November 21, 2012
Long-Term Use of Contraceptives Benefits Cognition
in Older Women

Madison, WI—Hormonal contraceptives do more than prevent pregnancy, relieve menstrual cramps, or control acne in premenopausal women. They also may improve cognitive abilities of women in midlife and for years after, according to a recent study.

Furthermore, the beneficial effects of premenopausal contraceptives increase the longer a woman uses them, according to a study published recently in the Journal of Women’s Health.

Noting that previous studies had shown some protective advantage of hormones, specifically estrogen, on cognitive ability, researchers from the University of Wisconsin School of Medicine and Public Health and the William S. Middleton Memorial Veterans Hospital, both in Madison, Wisconsin, sought to learn more about that effect.

Noting the increasing incidence of Alzheimer's disease and dementia, the authors write, “There is an urgent need for research focused on earlier recognition and prevention of these degenerative diseases in addition to continued efforts to develop new treatment strategies.”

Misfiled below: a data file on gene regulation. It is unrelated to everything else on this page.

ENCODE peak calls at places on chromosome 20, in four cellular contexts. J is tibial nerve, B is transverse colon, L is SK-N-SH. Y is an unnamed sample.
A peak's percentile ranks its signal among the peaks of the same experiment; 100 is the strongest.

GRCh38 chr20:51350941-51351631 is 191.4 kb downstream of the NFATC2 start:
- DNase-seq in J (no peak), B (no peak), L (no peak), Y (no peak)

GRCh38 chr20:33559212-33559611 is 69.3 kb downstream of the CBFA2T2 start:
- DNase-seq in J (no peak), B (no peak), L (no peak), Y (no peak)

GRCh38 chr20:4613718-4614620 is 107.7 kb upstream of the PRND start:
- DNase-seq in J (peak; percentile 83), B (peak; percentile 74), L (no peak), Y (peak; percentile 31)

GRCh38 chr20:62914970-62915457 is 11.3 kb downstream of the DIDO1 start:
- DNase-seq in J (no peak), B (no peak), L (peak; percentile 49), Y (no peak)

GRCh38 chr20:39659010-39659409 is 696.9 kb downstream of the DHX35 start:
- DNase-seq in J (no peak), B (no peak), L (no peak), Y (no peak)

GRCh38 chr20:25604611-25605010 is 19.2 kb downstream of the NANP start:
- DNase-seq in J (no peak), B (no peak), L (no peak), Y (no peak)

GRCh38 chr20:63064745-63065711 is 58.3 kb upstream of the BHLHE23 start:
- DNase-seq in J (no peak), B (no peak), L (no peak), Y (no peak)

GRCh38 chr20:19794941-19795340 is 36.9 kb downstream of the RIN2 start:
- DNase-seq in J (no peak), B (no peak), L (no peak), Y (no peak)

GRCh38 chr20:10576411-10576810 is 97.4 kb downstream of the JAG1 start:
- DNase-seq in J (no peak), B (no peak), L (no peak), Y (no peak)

For the study, health history questionnaires and a battery of neuropsychologic tests were administered to 261 cognitively normal women, aged 40 to 65, enrolled in the Wisconsin Registry for Alzheimer’s Prevention.

Women who had used hormonal contraceptives performed significantly better than women who had never used them in visuo-spatial ability (µ=0.75, 95% confidence interval [CI] 0.23-1.28, P = 0.005) and speed & flexibility (µ=0.52, 95% CI −0.16-1.04, P = 0.007). Performance increased with duration of contraceptive usage, especially among those who had been on the pills for 15 years or longer.

“This study provides preliminary evidence that hormonal contraceptives may have a protective cognitive effect, even years after use is discontinued,” said Susan G. Kornstein, MD, editor-in-chief of the Journal of Women’s Health, executive director of the Virginia Commonwealth University Institute for Women's Health in Richmond, Virginia, and president of the Academy of Women’s Health.

The study authors add, “Our analysis indicated that hormonal contraceptive use may have a protective cognitive effect, even years after use is discontinued. This is especially true in subjects with a longer duration of use.”

They caution, however, that larger, more focused clinical studies are needed to determine cause and effect relationships of the phenomenon.

U.S. Pharmacist Social Connect